From the beginning, it’s obvious the writer was thrown for a loop once she meets Sloane in the flesh.
“I’m at some level expecting Grace Kelly; instead, I get Cher Horowitz.”So there’s the set up. The article continues and, at one point, Sloane discusses a visit to her gynecologist, who happens also to be a tennis fan.
“I saw my gyno today, and she’s like, ‘I can’t wait for Indian Wells,’ ” Stephens says. Indian Wells, for the uninitiated, is a major tennis tournament in Southern California in March, and Stephens’ doctor, it seems, is also one of her ardent fans. “I was like, ‘Oh my gosh! She’s looking in my vajay!’”Overshare much? Not quite the image you may have had of Sloane, or wanted for that matter. Later, she pays a visit to the offices of Lagardère Unlimited, her management company. After complaining about the trek to get there (yes, LA traffic is notoriously horrific), she and the writer arrive for a session of autographing items for a USTA kids’ day event. Sloane signs a batch of visors and signals that she’s had enough.
“I’m not signing those wristbands, I hope you know,” she announces, breaking the awkward silence that has settled over the room. Soon, Stephens declares she’s done. “I’m not signing any more. There’s not that many kids in the world.”Gruff. She also manages to pack in references to Caroline Wozniacki, Khloe Kardashian, Katy Perry, and Beyonce in the piece. They’re all reminders that, after all, she’s only 21-years old.
There’s been plenty of criticism online towards Sloane for the things that were said in this article; and some of it is deserved. She comes across at times like the stereotypically spoiled athlete who can’t pump her own gas or who won’t sign enough wristbands. Rather than consider the fact that she might be missing out on something important like a formal education, she’d prefer to take a nap. Not major offenses, but certainly immature. But, how many stupid things did I say when I was 21 that I wish I could take back? There are plenty. Lucky for me, though, they’re not in print (unless you count my journals…and you can’t).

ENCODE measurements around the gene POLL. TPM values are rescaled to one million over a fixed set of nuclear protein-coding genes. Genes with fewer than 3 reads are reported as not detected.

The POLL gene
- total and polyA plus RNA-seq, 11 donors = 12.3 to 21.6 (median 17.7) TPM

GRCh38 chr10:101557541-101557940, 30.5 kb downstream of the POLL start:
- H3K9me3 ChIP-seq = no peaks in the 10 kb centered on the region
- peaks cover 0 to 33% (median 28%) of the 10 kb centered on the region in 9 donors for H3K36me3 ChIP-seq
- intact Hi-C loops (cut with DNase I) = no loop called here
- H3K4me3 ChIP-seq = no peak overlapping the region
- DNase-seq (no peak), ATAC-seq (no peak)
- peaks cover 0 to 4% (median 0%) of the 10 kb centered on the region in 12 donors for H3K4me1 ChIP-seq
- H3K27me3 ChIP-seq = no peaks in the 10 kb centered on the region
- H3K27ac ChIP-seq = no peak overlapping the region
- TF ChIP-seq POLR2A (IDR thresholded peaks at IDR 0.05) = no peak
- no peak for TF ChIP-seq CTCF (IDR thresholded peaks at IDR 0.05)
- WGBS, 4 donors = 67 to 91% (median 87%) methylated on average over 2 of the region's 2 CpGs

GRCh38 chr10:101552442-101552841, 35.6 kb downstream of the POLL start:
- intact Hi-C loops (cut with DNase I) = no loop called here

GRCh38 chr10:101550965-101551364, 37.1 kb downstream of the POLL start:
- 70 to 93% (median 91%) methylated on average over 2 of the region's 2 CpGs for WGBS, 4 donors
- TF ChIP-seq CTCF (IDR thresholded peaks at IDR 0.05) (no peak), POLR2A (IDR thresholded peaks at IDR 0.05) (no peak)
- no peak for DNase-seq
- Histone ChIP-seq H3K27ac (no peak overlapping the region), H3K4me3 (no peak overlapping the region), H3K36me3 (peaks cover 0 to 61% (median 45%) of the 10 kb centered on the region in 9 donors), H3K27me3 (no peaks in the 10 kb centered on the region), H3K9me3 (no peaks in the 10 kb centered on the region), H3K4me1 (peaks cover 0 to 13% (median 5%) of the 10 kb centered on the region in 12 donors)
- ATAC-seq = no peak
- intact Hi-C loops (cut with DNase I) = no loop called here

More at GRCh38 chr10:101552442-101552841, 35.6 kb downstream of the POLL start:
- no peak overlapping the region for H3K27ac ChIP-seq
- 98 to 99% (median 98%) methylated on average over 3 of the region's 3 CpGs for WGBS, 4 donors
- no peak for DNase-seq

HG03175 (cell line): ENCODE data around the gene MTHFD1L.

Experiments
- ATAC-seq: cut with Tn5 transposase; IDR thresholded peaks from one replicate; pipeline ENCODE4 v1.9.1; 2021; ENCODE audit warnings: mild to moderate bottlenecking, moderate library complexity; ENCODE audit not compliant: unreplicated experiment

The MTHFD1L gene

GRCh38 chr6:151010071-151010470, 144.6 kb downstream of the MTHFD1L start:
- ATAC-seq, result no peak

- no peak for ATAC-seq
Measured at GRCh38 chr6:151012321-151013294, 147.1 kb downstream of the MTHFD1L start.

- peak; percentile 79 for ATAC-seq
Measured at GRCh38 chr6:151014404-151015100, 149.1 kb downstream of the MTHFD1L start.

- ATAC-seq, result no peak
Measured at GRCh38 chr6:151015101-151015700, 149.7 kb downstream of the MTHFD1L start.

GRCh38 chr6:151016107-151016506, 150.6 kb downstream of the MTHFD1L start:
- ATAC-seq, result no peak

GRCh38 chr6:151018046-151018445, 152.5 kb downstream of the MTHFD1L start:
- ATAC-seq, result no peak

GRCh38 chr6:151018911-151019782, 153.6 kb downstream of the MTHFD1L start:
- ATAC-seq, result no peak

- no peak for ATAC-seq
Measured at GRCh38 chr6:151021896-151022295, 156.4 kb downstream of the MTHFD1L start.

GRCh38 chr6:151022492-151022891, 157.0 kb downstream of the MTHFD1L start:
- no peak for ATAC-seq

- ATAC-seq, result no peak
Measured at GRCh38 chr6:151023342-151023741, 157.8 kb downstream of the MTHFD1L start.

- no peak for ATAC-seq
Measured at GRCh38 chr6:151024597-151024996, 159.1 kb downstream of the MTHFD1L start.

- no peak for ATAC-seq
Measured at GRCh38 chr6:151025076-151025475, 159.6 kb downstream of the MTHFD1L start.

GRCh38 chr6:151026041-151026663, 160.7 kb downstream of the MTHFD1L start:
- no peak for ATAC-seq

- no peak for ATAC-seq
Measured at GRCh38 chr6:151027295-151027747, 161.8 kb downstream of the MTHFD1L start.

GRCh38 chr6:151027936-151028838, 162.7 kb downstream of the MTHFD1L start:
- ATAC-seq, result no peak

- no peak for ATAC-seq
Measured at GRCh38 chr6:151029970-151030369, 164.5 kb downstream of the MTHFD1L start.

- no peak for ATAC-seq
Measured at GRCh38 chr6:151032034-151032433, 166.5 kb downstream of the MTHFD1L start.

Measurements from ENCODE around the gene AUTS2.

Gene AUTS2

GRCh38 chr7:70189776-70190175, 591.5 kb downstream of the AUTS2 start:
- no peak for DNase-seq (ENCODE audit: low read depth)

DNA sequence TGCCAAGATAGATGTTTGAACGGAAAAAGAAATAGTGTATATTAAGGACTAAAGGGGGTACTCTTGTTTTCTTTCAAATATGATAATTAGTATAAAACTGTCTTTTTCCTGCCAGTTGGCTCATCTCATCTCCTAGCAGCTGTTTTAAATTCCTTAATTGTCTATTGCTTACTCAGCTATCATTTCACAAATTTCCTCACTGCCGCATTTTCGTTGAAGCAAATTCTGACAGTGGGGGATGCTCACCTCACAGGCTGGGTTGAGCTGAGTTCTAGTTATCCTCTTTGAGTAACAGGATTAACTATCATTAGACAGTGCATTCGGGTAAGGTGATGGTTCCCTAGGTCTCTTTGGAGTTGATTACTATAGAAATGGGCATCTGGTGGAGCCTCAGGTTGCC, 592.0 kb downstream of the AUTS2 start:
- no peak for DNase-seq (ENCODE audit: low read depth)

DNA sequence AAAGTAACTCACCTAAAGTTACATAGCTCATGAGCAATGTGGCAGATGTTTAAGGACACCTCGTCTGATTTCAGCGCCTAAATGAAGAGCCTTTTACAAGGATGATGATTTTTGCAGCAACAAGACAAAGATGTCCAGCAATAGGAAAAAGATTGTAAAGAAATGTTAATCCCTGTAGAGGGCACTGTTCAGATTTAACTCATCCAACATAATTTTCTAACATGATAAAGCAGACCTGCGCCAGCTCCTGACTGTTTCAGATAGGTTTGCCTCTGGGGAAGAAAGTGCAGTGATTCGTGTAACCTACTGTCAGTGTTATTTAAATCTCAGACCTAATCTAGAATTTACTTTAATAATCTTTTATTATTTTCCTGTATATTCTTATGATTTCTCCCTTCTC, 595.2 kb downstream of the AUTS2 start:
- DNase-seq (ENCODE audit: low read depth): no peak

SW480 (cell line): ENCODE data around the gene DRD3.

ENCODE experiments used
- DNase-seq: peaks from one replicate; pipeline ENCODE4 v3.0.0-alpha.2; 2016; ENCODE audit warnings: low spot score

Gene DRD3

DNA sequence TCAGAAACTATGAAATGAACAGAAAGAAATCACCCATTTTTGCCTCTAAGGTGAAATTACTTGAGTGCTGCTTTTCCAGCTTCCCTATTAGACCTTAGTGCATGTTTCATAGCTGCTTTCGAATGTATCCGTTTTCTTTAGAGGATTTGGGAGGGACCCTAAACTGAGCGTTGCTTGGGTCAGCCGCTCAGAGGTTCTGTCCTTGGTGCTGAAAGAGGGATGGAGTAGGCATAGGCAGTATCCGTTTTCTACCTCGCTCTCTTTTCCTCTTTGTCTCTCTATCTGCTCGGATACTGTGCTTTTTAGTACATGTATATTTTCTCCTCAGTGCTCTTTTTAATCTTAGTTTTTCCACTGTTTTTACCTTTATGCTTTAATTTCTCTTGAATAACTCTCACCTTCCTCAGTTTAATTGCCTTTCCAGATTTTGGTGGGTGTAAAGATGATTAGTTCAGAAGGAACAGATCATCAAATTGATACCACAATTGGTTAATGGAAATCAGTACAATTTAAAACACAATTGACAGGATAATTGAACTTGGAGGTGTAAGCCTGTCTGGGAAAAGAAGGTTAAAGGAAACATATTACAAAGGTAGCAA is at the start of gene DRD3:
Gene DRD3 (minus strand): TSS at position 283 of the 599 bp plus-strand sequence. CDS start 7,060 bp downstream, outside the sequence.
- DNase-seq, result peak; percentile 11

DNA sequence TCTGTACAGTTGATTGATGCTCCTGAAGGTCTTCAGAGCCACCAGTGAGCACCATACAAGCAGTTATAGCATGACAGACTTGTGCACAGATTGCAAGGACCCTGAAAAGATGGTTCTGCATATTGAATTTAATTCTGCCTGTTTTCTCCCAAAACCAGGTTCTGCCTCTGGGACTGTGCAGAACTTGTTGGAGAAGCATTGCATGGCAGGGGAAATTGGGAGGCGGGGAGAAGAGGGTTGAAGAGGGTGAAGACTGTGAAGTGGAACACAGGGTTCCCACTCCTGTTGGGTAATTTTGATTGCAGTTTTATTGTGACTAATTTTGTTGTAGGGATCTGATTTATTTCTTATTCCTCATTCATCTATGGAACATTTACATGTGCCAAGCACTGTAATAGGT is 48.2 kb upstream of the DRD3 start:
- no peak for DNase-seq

It was only last year that Serena made controversial remarks in Rolling Stone magazine about the Steubenville rape case (MUCH worse) along with catty musings allegedly referring to Maria Sharapova. She made the obligatory public apology and vowed to do better. ReRe has been in the media glare going on 15 years and she was still caught off guard by some of things she said that ended up being published. It’s a continual learning process even for a veteran.
There’s definitely something about her penchant for oversharing that feels generational. She’s part of an age group that has grown up with social media, where oversharing has become normalized and habitual. And it doesn’t end online. If you know anyone of that generation, you’ll see that their first instinct once something happens in their lives – good, bad, whatever – is to share it with their friends and “friends.” It’s a way of connecting and belonging, and it doesn’t change just because someone is famous. The oversharing also feels compulsive and, as the writer put it, an “unconscious ploy to put people at a distance, to keep expectations low.” With all that Sloane’s been through in her personal life (as detailed in the article), it shouldn’t be a surprise that her best offense is a strong defense.
As the public, we want our athletes to be “real”, to be heroic, and to tell us what they think. We seek them out on Facebook and Twitter to keep up with what they’re doing on a daily basis. We follow them on Instagram hoping for a genuine snapshot of their lives, only to find out that what we’re seeing is both literally and figuratively filtered. We don’t really want to know that they’d rather not autograph every single freebie because they happen to be in a mood (I MEAN, IT’S FOR THE KIDS!!). They owe us, the fans, a genuine effort and an appreciation for the position they worked hard to achieve.
Maybe having a veil over what they really think and feel is a good idea after all.
[Photo(s) credit: Elle.com]